Trigger warning: Local animal experts weigh in on gorilla shot at zoo

A screenshot of the citizen-filmed video of a three-year-old boy approaching Harambe, which now has over 4.5 million views. A screenshot of the citizen-filmed video of a three-year-old boy approaching Harambe, which now has over 4.5 million views.

Updated June 7 with additional sources

A rare gorilla was shot and killed May 28 at the Cincinnati Zoo after a 3-year-old boy dropped 15 feet into the animal’s enclosure. In a video that went viral, the world watched in horror as the ape dragged the child through the exhibit. A professor of animal law at UVA says the zookeepers, who have been heavily scrutinized for killing the gorilla, made the right decision.

“Once the child entered the enclosure and was picked up by Harambe, there was no choice,” Margaret Riley says. “I think it’s hard to second-guess the decision here. If you’re wrong, a child may die.”

According to Riley, the field of animal law is rapidly changing, driven by the evolving and competing conceptions of animal ethics. But when one is faced with saving the life of a child versus that of an animal, “even a rare and magnificent animal,” one should protect the person.

She says the law does defend rare breeds of animals more than others, but not in the context of imminent danger to humans.

A potential legal case, according to Riley, is a negligence suit against the parents for failing to keep control of their child. Ohio’s Hamilton County prosecutor announced June 6 that the parents would not face charges.

“It’s probably a long shot, but someone might try to argue that the zoo’s decision to shoot the gorilla was an illegal taking under the Endangered Species Act,” she says. “I don’t personally think such a claim would have merit and it would be hard to find someone who has standing to bring the suit in any case.”

Harambe, the 17-year-old, 450-pound western lowland gorilla—of which there are fewer than 175,000 in the wild—was born in a Texas zoo and moved to Cincinnati two years ago.

While the morality of zoos is often questioned, Riley says they now make animal habitats more natural. But the president of a local animal advocacy group says that, while catering to customers, some entities lose track of an animal’s best interest.

Stacey Norris, president of Voices for Animals, says cases of gorillas attacking humans at zoos are “virtually non-existent,” but Harambe “still possessed an innate instinct—as many animals, including humans, do—of curiosity of the child and protection of his family and belongings when the child fell in.”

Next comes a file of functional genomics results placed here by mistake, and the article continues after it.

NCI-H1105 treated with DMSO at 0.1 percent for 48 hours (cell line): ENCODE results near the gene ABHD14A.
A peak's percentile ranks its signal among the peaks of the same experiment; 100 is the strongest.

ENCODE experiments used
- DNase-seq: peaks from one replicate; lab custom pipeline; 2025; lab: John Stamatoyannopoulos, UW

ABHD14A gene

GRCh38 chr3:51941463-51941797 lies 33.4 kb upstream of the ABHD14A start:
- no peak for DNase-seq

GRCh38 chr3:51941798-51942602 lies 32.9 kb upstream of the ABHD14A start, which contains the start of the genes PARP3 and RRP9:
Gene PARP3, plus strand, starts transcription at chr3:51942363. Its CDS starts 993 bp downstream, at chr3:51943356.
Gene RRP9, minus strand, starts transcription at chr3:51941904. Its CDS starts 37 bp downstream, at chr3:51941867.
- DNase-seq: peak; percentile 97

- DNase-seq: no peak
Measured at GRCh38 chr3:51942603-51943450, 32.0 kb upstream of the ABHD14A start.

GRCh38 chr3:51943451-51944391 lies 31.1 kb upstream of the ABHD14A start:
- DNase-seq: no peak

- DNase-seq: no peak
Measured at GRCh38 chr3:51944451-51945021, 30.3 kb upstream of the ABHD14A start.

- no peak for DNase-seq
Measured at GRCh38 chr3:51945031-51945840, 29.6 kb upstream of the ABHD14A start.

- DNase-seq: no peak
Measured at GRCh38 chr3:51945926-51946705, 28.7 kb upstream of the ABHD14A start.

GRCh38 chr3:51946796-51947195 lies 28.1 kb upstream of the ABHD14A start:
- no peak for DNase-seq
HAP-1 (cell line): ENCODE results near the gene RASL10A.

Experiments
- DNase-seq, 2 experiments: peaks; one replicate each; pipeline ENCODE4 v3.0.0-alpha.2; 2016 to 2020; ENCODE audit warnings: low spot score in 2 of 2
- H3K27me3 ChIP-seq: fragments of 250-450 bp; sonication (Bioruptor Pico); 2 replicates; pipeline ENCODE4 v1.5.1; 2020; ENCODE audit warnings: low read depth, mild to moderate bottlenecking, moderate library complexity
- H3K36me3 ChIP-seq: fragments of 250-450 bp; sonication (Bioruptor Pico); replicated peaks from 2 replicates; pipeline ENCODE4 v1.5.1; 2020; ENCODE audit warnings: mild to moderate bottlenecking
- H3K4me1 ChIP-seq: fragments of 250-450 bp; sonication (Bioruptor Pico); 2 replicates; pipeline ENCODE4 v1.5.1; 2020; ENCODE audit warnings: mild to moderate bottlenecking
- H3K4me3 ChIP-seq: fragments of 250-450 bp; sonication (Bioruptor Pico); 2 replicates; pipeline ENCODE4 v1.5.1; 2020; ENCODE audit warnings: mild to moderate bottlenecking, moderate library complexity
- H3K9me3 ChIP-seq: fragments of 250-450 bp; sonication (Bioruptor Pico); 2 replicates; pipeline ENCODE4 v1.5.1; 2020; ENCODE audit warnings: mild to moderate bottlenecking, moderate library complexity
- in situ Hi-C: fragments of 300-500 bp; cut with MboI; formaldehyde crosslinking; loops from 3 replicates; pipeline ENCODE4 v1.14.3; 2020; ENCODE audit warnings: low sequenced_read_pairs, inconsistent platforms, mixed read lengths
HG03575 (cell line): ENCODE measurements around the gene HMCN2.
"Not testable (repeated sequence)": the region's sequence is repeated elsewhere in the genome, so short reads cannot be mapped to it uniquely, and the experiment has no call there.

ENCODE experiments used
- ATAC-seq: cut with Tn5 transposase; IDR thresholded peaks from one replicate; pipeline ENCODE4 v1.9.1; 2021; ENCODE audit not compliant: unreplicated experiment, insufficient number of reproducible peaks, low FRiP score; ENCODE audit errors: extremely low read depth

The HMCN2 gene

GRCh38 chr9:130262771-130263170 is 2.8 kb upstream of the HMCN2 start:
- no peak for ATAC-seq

Perhaps he would have reacted differently if he were not a captive animal, she says.

“It is difficult to predict behavior of any living thing when it is put in a world unnatural and distant from where it should be,” Norris says. “Moving zoos from a mindset of captivity and display to a more natural sanctuary-like setting seems like the right thing to do.”

 

Original story:

Over the weekend, a rare silverback gorilla was shot and killed at the Cincinnati Zoo after a 3-year-old boy dropped 15 feet into the animal’s enclosure at Gorilla World—under a rail, through wires and over a moat—to make contact with the animal. In a video that went viral, the world watched in horror as the beast dragged the child through the exhibit. A professor of animal law at UVA says the zookeepers, which have been heavily scrutinized for killing the gorilla, made the right decision.

“I think that once the child entered the enclosure and was picked up by Harambe, there was no choice,” Margaret Riley says, because the child was in imminent danger. “I think it’s hard to second guess the decision here. If you’re wrong, a child may die.”

According to Riley, the field of animal law is rapidly changing, driven by the evolving and competing conceptions of animal ethics. But, in her opinion, when one is faced with saving the life of a child versus that of an animal, “even a rare and magnificent animal,” one should protect the human.

She says the law does protect rare breeds of animals more than others, but not in the context of immediate danger to humans.

Harambe, the 17-year-old, 450-pound western lowland gorilla—of which there are fewer than 175,000 in the wild—was shot by a zookeeper with a rifle, rather than a tranquilizing gun that could have spared his life.

“I don’t know enough about the facts of the case to know whether better choices could or should have been made before that life-or-death choice,” Riley says, but she wonders if it was too easy for the child to enter the gorilla’s enclosure. Zoos now attempt to make animals’ habitats more natural to offer more freedom, she says, and to give visitors a way to interact with the animals more realistically. “That can increase the chances of something like this happening. But it may also have been a fluke.”

While some have argued that a gorilla in the wild would not have harmed the child, she says the behavior of an animal that has spent its entire life in captivity may differ.

A potential legal case, according to Riley, could be a negligence suit against the parents for failing to keep control of their child.

“It’s probably a long shot, but someone might try to argue that the zoo’s decision to shoot the gorilla was an illegal taking under the Endangered Species Act,” she says. “I don’t personally think such a claim would have merit, and it would be hard to find someone who has standing to bring the suit in any case.”

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